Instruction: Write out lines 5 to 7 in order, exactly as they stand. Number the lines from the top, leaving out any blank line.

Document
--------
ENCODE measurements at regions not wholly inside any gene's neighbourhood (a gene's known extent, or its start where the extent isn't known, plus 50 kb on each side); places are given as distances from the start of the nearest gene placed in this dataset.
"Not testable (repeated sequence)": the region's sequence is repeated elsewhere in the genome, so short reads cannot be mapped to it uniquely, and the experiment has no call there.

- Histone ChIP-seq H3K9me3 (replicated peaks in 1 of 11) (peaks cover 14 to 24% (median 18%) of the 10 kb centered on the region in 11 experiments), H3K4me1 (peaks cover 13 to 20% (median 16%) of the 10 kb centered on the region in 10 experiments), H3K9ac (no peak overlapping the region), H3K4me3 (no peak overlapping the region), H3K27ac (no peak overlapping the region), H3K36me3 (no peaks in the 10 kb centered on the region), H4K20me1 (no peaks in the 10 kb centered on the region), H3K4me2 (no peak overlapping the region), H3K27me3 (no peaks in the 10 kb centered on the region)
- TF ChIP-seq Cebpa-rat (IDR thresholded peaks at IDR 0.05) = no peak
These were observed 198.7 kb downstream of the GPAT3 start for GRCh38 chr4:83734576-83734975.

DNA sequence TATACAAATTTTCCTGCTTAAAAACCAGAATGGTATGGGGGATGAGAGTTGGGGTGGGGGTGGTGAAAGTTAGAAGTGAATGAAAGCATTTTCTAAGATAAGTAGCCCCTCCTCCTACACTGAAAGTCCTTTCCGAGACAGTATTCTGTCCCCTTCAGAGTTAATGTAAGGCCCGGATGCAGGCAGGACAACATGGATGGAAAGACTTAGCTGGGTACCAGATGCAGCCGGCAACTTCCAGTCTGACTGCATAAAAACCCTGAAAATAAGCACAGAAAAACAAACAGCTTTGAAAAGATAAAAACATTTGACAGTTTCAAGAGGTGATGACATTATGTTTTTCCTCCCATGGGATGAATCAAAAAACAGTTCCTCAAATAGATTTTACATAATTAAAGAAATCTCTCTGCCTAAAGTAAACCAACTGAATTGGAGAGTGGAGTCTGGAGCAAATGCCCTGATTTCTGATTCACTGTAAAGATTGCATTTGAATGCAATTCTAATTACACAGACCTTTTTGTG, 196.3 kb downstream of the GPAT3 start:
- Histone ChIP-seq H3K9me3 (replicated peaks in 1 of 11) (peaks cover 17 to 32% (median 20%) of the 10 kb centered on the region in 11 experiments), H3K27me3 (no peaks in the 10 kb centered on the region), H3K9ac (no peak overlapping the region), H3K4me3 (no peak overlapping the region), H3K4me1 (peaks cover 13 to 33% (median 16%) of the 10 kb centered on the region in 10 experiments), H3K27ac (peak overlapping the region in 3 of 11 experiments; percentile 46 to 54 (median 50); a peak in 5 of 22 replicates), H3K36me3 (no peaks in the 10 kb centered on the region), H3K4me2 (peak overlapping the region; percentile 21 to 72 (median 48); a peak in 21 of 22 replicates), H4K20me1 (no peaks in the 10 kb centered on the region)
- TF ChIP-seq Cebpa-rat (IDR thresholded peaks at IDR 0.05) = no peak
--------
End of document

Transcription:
These were observed 198.7 kb downstream of the GPAT3 start for GRCh38 chr4:83734576-83734975.

DNA sequence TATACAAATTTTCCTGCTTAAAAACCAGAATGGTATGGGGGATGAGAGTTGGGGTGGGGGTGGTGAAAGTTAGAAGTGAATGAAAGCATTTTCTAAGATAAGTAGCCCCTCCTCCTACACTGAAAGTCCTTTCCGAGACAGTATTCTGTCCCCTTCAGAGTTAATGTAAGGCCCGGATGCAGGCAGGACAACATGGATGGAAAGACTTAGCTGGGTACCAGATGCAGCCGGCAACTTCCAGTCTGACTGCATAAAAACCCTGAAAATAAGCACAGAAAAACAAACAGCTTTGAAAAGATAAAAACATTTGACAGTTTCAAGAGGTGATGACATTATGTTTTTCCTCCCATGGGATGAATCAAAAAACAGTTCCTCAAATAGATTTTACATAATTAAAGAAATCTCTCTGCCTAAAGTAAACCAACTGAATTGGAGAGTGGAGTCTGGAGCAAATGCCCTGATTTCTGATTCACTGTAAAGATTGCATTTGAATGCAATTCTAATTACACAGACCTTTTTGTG, 196.3 kb downstream of the GPAT3 start:
- Histone ChIP-seq H3K9me3 (replicated peaks in 1 of 11) (peaks cover 17 to 32% (median 20%) of the 10 kb centered on the region in 11 experiments), H3K27me3 (no peaks in the 10 kb centered on the region), H3K9ac (no peak overlapping the region), H3K4me3 (no peak overlapping the region), H3K4me1 (peaks cover 13 to 33% (median 16%) of the 10 kb centered on the region in 10 experiments), H3K27ac (peak overlapping the region in 3 of 11 experiments; percentile 46 to 54 (median 50); a peak in 5 of 22 replicates), H3K36me3 (no peaks in the 10 kb centered on the region), H3K4me2 (peak overlapping the region; percentile 21 to 72 (median 48); a peak in 21 of 22 replicates), H4K20me1 (no peaks in the 10 kb centered on the region)